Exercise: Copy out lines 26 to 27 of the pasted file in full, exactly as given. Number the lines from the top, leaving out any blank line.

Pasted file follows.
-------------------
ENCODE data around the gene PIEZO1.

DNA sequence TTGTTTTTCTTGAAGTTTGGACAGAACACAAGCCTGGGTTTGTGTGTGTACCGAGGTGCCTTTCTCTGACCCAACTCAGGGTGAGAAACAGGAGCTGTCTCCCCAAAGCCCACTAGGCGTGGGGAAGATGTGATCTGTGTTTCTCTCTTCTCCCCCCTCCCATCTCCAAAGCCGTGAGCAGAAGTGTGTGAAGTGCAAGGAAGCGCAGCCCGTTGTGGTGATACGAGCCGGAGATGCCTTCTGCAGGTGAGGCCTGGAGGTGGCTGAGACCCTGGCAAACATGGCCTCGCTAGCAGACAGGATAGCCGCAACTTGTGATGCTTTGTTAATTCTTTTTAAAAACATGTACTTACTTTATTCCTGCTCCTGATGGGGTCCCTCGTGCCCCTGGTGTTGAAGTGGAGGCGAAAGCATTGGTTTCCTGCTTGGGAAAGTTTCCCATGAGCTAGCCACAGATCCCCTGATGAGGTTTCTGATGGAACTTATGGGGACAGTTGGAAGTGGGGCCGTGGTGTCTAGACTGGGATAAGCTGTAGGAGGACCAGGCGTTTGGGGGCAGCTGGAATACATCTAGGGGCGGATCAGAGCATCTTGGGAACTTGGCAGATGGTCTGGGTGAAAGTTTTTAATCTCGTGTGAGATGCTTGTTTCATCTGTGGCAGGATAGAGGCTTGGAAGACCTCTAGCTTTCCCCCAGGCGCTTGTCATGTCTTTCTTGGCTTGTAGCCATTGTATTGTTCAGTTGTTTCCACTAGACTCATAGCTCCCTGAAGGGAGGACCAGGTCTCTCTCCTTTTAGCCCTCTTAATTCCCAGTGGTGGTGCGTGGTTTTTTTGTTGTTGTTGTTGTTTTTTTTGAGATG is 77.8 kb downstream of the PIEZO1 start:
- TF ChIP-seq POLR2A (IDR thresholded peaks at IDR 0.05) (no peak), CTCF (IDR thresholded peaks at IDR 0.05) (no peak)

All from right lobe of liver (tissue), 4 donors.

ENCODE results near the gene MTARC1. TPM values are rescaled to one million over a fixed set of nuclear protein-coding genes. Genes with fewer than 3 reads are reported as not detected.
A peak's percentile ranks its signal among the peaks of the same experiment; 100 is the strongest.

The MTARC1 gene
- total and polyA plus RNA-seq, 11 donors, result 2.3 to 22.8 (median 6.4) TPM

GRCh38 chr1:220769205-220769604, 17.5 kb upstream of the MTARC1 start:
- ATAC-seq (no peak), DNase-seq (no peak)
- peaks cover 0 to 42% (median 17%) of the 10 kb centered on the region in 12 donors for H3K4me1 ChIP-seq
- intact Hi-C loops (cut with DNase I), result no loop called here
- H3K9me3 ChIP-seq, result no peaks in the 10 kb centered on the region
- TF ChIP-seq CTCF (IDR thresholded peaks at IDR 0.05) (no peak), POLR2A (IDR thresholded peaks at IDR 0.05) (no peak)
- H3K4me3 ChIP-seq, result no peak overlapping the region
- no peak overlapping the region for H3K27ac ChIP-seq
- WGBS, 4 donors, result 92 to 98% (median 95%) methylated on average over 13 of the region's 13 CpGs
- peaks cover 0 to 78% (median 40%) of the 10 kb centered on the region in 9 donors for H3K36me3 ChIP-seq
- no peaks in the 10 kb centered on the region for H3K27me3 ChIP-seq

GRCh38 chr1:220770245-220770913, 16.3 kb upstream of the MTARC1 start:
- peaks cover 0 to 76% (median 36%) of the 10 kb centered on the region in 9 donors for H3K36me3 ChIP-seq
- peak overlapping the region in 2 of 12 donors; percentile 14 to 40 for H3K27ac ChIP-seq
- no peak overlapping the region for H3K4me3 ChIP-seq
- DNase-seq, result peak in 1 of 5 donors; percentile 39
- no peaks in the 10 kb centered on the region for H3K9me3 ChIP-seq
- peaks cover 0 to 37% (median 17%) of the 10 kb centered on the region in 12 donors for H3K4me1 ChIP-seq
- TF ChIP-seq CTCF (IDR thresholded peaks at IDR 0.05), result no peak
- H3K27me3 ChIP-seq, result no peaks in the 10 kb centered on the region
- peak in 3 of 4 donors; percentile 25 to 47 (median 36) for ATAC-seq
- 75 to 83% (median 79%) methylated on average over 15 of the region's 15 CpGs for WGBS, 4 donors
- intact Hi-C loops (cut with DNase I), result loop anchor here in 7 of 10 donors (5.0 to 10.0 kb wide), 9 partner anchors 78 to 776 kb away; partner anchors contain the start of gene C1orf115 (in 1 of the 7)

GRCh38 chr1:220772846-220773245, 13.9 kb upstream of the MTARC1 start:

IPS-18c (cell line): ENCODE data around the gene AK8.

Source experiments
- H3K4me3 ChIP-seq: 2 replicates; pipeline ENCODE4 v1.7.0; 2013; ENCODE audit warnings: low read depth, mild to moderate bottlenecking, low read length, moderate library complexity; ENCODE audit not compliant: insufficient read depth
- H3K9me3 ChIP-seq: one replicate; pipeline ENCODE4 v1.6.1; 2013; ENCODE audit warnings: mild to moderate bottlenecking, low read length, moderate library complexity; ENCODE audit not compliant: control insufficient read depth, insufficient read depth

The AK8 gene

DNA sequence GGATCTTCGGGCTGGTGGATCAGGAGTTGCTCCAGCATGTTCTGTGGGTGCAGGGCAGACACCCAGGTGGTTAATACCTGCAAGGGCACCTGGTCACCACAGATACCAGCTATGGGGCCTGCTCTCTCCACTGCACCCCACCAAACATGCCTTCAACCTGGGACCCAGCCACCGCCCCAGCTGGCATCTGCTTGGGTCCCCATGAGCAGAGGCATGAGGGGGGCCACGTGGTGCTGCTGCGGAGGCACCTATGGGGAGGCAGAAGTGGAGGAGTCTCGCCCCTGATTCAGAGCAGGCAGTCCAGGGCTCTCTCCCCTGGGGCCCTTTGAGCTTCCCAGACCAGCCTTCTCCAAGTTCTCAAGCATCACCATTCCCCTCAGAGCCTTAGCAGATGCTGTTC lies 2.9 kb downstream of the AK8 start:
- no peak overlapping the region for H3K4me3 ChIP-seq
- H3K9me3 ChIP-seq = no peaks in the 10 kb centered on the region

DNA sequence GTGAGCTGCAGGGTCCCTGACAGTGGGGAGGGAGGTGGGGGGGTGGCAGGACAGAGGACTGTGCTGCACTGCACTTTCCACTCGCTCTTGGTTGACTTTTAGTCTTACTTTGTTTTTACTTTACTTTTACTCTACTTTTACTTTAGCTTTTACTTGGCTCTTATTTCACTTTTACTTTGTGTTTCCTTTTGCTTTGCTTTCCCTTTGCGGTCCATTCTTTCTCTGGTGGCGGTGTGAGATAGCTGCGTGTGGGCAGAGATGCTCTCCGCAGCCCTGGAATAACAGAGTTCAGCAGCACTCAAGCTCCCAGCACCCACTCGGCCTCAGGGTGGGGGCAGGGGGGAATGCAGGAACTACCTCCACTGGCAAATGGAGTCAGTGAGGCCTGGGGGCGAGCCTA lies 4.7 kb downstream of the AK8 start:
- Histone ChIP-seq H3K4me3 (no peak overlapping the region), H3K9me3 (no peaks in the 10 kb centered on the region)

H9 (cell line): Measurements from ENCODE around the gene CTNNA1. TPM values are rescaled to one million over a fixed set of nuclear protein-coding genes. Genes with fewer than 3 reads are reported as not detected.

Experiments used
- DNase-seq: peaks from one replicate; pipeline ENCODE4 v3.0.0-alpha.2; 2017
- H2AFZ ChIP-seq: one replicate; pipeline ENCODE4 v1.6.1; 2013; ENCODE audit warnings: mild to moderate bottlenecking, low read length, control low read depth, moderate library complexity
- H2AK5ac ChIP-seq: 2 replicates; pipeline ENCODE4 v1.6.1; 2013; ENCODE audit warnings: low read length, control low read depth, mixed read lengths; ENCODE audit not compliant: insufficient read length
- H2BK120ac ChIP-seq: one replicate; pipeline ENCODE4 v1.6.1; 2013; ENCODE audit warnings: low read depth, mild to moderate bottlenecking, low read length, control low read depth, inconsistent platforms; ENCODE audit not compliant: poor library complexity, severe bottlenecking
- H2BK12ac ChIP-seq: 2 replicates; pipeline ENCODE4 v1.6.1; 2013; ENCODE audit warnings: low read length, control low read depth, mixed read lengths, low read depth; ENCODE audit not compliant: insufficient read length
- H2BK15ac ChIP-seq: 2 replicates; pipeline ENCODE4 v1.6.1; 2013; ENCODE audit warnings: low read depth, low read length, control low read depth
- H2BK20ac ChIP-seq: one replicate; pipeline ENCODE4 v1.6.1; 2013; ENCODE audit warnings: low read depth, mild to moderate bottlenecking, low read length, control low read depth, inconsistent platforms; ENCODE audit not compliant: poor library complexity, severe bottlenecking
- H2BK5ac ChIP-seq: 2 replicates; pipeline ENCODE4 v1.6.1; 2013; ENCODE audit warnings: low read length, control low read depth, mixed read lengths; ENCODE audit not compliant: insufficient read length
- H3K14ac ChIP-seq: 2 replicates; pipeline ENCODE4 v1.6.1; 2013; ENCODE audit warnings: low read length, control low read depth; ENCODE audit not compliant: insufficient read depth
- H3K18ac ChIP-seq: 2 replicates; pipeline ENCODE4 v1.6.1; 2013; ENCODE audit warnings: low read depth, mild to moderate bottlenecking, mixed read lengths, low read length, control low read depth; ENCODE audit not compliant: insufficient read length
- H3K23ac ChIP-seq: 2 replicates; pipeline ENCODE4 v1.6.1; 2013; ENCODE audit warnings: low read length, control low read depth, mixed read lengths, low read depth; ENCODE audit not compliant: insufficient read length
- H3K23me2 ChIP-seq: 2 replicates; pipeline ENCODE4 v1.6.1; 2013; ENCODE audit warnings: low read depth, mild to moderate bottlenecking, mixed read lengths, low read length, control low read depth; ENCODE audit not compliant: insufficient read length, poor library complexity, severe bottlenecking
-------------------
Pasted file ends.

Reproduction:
- peaks cover 0 to 37% (median 17%) of the 10 kb centered on the region in 12 donors for H3K4me1 ChIP-seq
- TF ChIP-seq CTCF (IDR thresholded peaks at IDR 0.05), result no peak